What You Should Know About Government Health Insurance
Many people have issues with government health insurance. While the plan is still on track to have everyone on some sort of health insurance program, many are reluctant to take advantage of Obamacare. Some simply do not feel that the government should have a hand in their insurance choice.
Those who do not secure some sort of health insurance plan soon may be forced to pay the $95 fine for the first year. When calculating the cost of health insurance premiums, it may seem that some would be better off, financially speaking that is, to simply pay the fine and avoid the high cost of insurance. Many cannot afford health insurance premiums every month. One of the largest aspects of the 2010 Affordable Care Act is the online health insurance exchange. This marketplace is designed to provide consumers with a way to purchase health insurance from providers with a government subsidy. Some however, feel that the exchange is simply not what it is cracked up to be.
The purpose of the exchange, and the Affordable Care Act, is to help the approximately 15 percent of consumers who do not have insurance with an affordable way to get it. The belief is that when someone does not have insurance, they typically neglect visiting their doctor. Neglecting their health can cause a need for emergency room services and higher medical bills, which could force some consumers into financial distress or bankruptcy.
Most consumers however, are a bit out of their element when it comes to understanding the Affordable Care Act and how to access and navigate the marketplace.
“Polls show clearly that people are confused and worried by the issue. A majority say they don’t really understand what the law is supposed to do.” – NBC News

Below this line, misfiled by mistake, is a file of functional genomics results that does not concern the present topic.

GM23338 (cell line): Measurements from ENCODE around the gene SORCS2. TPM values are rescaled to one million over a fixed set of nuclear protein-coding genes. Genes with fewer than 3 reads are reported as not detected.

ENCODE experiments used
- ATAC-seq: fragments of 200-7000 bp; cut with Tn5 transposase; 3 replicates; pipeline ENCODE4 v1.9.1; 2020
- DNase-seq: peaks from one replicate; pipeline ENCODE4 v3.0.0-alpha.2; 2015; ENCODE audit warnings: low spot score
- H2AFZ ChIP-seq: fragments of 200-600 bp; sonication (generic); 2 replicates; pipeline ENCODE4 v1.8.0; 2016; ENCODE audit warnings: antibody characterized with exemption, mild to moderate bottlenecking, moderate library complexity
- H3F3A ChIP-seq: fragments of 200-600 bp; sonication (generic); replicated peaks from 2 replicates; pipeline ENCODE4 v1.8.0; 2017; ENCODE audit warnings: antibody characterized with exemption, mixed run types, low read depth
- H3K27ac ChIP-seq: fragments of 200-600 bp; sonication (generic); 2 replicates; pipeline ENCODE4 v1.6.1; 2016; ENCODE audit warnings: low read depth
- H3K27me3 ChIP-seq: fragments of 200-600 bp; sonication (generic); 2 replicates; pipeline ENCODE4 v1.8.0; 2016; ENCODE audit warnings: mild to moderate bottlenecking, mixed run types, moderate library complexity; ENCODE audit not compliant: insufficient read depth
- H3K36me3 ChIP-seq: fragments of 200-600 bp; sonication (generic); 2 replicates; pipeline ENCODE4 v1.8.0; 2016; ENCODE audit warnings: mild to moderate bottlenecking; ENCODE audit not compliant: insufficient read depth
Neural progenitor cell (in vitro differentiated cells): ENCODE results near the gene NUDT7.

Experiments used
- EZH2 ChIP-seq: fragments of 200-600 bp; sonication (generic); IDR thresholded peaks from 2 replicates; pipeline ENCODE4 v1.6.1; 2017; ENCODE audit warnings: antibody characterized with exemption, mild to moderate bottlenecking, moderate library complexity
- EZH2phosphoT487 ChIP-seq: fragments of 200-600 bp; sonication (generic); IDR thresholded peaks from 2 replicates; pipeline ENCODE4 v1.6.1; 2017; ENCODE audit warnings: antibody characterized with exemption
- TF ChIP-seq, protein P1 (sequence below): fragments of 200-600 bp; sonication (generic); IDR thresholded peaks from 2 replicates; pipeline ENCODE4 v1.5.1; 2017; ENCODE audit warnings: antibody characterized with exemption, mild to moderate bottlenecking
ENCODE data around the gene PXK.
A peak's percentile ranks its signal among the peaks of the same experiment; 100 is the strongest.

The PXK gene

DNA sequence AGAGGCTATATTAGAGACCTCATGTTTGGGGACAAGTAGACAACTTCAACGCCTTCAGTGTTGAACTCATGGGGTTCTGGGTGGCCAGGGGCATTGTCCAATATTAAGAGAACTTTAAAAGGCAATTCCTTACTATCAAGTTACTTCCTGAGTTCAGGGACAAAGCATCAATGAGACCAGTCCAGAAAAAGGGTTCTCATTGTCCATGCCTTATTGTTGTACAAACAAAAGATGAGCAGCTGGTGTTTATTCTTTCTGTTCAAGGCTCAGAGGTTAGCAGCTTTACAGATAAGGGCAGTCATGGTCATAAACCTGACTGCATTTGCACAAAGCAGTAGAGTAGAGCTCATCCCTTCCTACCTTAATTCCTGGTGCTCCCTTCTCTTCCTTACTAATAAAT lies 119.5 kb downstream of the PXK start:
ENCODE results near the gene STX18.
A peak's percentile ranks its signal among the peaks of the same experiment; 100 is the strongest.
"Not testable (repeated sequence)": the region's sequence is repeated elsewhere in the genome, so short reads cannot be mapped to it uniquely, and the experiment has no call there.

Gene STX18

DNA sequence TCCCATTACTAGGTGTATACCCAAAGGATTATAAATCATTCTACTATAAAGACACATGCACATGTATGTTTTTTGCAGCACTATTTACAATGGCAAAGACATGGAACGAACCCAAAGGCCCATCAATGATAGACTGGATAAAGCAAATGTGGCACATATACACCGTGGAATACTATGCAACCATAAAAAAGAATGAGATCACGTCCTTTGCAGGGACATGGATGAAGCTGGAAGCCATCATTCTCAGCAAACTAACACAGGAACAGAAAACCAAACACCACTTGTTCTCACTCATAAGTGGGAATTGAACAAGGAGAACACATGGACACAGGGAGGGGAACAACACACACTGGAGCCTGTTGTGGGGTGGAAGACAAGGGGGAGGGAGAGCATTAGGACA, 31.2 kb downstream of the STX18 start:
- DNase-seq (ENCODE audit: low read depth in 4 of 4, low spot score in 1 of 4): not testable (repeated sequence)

Some are angry about the law and the force by the government to gain health insurance. Many consumers feel that if everyone had health insurance, medical prices would skyrocket. While many who do not have health insurance take steps to ensure that they are in good health, some government workers feel that this is simply not enough. The government believes that everyone should have access to and purchase health insurance of some kind and the marketplace is designed to give those who do not have insurance a chance to get it. Supposedly, the insurance companies providing services in the marketplace are not looking at pre-existing conditions and are offering lower than average rates so that consumers who cannot typically afford insurance should be able to find a plan that is affordable.
When the marketplace opening on October 1, 2013 however, there was a slight problem. Millions of American consumers went to the online marketplace to find the affordable government insurance that was promised and many found glitches and difficulty in navigation instead.
During the first three days alone, there were more than 8 million visitors to the federal government’s insurance website.
“In New York, the state-run exchange had an astonishing 30 million visits in the first two days, although a large share almost surely consisted of repeat visits by people who were blocked by balky computer systems.” – NY Times
Surveys done just before the marketplace opened showed that most consumers had no idea that it would even be available on the 1st of October. They also had no idea of just what the healthcare reform law is supposed to provide. Some consumers still believe that the law is still in the planning stages and not yet fully incorporated into a law. Officials are not offering numbers to show how many consumers actually have chosen a healthcare plan but numbers are not nearly as high as many expected.